Cyclists ride on a bicycle path built along the Demilitarized Zone (DMZ) in Paju, Gyeonggi Province. Since the military opened the path to civilians in 2010, tens of thousands of cyclists have visited each year. (Courtesy of Gyeonggi Provincial Government)
The government will create an ecological tourism zone along the Demilitarized Zone (DMZ) separating the two Koreas to turn the largely-undisturbed area into a major tourism attraction.
The DMZ, an area protected since the end of the 1950-1953 Korean War, is known to be rich in biodiversity.
According to the Gyeonggi Provincial Government (GPG), over 3,000 species of rare animals and plants live in the 900 square kilometers of land. The DMZ stretches 248 kilometers from the west to the east, encompassing 15 towns and counties in Gyeonggi and Gangwon provinces.
"We will introduce a series of publicity campaigns and organize international events in 2012 to publicize that the DMZ is perfect for ecological tours", said Han tae-woo, the manager in charge of DMZ management at GPG. "We will first try to have the area recognized by the United Nations and other global conservation bodies as a highly-valuable ecosystem that should be preserved".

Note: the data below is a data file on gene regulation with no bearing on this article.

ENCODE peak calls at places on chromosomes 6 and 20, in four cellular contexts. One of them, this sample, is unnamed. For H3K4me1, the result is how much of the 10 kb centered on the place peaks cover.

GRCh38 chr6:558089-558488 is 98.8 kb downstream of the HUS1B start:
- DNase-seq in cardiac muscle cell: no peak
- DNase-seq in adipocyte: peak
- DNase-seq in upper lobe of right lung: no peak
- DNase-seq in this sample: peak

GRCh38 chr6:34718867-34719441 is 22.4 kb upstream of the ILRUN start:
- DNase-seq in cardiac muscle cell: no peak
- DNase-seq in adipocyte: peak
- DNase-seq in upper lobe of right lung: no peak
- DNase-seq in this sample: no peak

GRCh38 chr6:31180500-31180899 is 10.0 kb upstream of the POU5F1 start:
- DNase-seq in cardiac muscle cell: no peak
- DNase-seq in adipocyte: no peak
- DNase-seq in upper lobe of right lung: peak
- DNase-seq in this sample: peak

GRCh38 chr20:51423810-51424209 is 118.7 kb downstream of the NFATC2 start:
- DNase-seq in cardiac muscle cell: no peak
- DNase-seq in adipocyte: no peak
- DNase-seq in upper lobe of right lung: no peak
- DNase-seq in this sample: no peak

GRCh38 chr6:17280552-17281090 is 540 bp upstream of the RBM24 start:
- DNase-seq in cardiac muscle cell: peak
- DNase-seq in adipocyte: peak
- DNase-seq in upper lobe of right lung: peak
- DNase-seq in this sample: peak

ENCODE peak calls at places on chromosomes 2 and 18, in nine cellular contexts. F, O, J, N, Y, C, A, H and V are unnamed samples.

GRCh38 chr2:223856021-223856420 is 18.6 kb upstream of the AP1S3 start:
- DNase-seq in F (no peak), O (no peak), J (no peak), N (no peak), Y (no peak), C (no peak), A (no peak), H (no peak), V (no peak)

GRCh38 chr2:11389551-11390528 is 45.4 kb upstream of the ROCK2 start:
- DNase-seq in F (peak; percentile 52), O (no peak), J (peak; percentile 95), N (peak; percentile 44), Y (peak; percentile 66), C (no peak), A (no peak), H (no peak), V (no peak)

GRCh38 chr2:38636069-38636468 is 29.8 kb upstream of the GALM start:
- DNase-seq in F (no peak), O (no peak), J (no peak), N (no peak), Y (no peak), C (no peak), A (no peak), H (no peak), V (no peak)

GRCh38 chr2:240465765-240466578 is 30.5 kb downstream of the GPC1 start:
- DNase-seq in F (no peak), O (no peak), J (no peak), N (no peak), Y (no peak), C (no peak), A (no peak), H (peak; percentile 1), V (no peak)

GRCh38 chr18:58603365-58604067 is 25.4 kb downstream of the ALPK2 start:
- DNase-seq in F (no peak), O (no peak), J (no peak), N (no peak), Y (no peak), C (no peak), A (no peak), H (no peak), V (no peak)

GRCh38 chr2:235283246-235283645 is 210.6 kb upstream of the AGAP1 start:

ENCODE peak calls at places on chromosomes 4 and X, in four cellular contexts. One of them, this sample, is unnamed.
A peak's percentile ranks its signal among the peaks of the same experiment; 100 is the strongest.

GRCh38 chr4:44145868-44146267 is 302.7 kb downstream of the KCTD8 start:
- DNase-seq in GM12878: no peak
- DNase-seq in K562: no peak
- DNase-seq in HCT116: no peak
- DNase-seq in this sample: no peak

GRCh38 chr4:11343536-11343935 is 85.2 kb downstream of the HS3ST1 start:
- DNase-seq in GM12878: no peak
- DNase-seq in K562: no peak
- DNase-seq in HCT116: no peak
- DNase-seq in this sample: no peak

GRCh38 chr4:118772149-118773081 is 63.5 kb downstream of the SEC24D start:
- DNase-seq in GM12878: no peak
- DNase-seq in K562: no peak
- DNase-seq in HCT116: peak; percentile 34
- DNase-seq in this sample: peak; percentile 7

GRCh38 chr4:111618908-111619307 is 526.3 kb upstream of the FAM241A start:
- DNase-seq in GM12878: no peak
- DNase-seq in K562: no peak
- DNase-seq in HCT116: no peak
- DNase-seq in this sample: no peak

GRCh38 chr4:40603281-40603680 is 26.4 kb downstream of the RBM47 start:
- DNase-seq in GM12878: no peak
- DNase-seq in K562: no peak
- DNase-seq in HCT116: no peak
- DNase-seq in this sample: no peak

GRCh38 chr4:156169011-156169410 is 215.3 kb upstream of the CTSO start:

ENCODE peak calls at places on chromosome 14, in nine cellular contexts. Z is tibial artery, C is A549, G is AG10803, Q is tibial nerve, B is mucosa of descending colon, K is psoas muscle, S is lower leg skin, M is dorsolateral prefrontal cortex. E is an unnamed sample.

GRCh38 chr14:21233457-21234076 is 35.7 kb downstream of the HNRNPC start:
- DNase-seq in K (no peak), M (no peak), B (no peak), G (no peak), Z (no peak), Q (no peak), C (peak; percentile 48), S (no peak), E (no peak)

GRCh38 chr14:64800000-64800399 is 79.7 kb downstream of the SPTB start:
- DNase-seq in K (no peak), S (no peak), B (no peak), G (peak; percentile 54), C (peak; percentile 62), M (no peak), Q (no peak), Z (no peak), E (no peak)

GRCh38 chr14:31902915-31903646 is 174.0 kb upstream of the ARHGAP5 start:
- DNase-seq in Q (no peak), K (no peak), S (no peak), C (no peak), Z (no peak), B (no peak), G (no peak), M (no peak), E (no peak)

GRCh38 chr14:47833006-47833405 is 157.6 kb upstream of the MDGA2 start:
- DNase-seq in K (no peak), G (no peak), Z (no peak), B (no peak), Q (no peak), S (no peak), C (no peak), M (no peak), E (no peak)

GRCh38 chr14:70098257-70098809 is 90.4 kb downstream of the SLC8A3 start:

The provincial government expects the DMZ to be designated as a UNESCO Biosphere Reserve in July. It also plans to conduct joint research in the zone with the International Union for Conservation of Nature and Natural Resources before asking the UNESCO World Heritage Center (WHC) to name it as a world heritage site.
"We will make the best use of the upcoming World Conservation Congress (WCC) meeting to be held on Jeju in September to promote the DMZ among international participants. We will also organize the 2012 World Ecotourism Conference near the DMZ in September", Han said.
The provincial government plans to hold a range of cultural and art performances in municipalities bordering the DMZ.
"On top of organizing international gatherings, we will develop an ecotourism package for both Korean and non-Korean tourists seeking to experience what the DMZ is like. We will try to provide tourists with an easier access to the tightly controlled zone by making more border areas available to visitors", the manager said.
Since 2010, tens of thousands of cyclists have used a bicycle path built along the DMZ in Paju, Gyeonggi Province, each year. The path has become a must visit spot for bike lovers.
"We think it is a long-term process to turn the areas near the DMZ and the zone itself into one of the world's major ecotourism destinations. But we will take a step-by-step approach to achieve our goal", Han said. "We will first let the world know more about the DMZ, and then take necessary steps to attract visitors".
The provincial government plans to build an international peace and ecological park and observatories along the zone.
By Lee Hyo-sik
Source : www.koreatimes.co.kr/...
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